CBP Partners with DHS S&T and Tech Start-ups to Improve Small Unmanned Aircraft Capabilities
WASHINGTON – The Department of Homeland Security (DHS) Science and Technology Directorate (S&T) announced today three awards to enhance U.S. Customs and Border Protection’s (CBP) Small Unmanned Aerial Systems (sUAS) capabilities. The sUAS capabilities will increase CBP’s mission capabilities and add support to U.S. Border Patrol agents’ activities, including enhanced overall situational awareness and detection, tracking, apprehension, and search and rescue operations.
The awards included:
- $118,721 to Echodyne Corporation—a Bellevue, Washington based startup with expertise in radar products.
- $200,000 to Goleta Star LLC—a Los Angeles based startup with expertise in video radar technology.
- $199,960 to Shield AI Inc.—a San Diego based startup with expertise in artificial intelligence and intelligence, reconnaissance and surveillance systems.
“Providing capabilities to increase agent and officer safety and effectiveness is a CBP priority,” said CBP Deputy Commissioner Kevin K. McAleenan. “The technologies being developed by these innovative companies have the potential to substantially increase an agent’s and officer’s operational awareness and lead to safer operations.”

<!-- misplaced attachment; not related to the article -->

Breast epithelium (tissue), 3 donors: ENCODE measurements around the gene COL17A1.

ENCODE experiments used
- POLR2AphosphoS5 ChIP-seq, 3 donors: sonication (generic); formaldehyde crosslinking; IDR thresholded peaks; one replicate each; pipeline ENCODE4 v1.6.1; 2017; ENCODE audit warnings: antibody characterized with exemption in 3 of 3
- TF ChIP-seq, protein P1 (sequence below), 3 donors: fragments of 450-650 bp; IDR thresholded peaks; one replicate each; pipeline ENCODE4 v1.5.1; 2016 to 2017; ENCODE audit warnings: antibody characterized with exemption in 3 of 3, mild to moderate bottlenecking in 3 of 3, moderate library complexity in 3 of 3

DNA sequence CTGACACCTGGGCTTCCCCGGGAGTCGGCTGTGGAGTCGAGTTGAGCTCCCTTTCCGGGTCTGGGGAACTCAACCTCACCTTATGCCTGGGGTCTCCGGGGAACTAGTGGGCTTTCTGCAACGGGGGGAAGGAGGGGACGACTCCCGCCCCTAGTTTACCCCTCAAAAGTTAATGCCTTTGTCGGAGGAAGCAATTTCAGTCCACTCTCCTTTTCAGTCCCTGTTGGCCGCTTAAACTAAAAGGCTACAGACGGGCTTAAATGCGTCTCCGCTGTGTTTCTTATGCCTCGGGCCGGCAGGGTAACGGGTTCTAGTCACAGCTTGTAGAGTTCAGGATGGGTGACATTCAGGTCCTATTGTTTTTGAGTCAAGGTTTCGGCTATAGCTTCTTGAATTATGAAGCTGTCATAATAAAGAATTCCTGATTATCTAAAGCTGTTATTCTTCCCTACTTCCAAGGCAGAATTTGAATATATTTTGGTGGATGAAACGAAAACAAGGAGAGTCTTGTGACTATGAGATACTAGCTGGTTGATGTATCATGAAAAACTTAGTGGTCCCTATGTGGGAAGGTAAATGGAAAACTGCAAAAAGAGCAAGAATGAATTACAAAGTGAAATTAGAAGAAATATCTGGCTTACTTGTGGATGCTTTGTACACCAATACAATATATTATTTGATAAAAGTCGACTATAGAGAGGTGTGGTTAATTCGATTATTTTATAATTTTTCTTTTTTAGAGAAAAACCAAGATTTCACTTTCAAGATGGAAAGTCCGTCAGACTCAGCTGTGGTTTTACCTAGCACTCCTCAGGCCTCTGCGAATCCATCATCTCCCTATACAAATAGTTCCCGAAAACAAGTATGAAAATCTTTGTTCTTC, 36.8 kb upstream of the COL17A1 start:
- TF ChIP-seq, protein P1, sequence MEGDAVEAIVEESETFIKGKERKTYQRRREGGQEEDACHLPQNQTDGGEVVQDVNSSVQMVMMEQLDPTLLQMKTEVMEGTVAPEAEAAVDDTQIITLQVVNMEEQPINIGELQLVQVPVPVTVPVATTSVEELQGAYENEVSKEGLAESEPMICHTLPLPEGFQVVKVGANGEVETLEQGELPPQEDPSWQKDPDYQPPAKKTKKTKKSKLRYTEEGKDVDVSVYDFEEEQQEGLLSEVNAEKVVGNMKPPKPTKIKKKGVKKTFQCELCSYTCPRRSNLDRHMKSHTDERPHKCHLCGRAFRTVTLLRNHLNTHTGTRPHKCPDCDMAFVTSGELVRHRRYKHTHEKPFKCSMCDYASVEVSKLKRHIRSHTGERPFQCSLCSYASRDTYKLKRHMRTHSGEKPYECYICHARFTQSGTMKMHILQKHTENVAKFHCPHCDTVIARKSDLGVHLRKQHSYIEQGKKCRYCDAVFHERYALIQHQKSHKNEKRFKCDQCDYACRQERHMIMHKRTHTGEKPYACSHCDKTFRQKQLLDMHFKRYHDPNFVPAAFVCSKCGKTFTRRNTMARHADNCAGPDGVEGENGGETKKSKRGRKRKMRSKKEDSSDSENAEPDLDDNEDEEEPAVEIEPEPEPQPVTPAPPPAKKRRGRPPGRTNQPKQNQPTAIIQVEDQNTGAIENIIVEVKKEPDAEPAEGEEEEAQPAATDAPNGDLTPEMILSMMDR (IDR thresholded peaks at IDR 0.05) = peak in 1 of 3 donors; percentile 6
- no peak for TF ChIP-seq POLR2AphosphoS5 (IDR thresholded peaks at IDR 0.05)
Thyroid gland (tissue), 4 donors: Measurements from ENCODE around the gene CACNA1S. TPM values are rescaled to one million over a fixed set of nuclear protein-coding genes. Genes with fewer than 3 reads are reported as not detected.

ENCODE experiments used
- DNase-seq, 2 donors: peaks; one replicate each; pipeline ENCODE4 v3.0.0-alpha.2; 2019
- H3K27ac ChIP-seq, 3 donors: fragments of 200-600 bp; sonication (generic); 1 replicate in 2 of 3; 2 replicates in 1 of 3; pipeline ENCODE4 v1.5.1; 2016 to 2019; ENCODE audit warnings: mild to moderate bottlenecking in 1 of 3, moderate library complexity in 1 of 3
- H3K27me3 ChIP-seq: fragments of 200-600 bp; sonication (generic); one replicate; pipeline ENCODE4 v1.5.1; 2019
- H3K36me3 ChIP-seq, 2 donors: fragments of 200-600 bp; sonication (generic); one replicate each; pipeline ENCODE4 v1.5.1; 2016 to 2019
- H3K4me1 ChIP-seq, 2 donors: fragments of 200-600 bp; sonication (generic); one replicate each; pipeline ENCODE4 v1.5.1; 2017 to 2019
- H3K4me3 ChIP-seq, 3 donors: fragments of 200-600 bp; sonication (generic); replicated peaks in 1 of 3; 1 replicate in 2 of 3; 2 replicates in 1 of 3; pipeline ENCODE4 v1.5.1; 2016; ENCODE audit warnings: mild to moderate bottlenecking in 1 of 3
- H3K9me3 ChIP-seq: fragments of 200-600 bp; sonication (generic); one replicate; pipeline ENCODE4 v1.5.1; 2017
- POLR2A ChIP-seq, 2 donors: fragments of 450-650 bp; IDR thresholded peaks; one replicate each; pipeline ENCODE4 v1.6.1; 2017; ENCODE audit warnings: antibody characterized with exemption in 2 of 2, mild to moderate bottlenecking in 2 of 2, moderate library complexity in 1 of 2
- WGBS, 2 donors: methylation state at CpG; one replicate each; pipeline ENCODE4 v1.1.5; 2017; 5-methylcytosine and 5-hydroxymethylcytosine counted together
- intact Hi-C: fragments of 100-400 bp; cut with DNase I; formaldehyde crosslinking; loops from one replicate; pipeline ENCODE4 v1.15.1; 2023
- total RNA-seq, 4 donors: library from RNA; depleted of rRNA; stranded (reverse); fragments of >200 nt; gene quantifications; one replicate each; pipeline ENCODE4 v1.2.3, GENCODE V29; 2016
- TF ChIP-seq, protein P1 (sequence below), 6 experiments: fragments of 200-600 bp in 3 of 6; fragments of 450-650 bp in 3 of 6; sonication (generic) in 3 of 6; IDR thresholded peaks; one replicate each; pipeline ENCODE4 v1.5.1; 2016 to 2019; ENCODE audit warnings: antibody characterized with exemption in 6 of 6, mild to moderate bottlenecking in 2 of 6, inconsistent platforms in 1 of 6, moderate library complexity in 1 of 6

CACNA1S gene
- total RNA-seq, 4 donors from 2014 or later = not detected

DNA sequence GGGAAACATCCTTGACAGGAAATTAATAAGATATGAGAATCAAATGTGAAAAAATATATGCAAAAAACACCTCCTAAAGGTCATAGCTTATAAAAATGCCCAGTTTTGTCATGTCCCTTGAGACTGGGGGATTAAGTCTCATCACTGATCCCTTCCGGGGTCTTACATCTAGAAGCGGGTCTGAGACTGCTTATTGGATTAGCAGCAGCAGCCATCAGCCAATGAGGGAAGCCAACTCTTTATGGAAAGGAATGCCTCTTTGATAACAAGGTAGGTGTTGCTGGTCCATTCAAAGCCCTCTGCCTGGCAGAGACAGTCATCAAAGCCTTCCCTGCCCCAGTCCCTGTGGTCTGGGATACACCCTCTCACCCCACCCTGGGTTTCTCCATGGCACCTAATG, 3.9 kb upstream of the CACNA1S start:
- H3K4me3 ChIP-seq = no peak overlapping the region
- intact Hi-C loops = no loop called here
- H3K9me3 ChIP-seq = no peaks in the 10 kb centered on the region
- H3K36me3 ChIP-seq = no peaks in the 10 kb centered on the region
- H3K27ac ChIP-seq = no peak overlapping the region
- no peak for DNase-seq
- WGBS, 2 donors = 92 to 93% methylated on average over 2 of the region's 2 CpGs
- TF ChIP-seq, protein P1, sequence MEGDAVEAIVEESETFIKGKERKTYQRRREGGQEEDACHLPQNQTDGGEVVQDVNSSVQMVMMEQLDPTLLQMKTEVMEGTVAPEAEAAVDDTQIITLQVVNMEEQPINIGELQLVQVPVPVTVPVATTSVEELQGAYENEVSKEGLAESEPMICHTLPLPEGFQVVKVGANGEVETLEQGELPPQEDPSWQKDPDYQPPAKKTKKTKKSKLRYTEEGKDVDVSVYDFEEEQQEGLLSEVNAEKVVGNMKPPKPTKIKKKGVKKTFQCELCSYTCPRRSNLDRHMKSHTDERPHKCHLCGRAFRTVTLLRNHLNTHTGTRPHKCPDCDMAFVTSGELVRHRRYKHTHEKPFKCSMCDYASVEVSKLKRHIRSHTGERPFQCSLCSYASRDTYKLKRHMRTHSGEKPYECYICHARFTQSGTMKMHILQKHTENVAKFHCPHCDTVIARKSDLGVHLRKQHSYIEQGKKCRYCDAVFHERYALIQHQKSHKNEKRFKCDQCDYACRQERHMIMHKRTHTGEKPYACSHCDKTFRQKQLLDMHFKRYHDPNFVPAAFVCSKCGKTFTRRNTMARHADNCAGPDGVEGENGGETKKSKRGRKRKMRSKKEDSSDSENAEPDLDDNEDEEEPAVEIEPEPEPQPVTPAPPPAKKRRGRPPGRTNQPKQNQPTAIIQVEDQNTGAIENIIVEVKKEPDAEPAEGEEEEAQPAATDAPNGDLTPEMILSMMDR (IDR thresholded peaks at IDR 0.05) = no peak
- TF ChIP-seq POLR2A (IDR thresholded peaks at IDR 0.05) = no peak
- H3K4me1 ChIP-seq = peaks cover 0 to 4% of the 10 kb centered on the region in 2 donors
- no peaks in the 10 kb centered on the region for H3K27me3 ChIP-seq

The companies join the DHS Silicon Valley Innovation Program (SVIP) portfolio under the Other Transaction Solicitation (OTS). The program was designed to engage non-traditional performers to develop solutions for some of the toughest threats facing homeland security. The awards were made under SVIP’s Small Unmanned Aircraft Systems (sUAS) capabilities project to develop new capabilities in support of CBP’s operational mission. Companies participating in the SVIP program are eligible for up to $800,000 in non-dilutive funding to adapt commercial technologies for homeland security use cases.
“Giving our operators the best situational tools and state-of-the art technology is essential,” said DHS Under Secretary for Science and Technology Dr. Reginald Brothers. “This is exactly the type of problem set we need our nation’s innovators and start-ups to engage on.”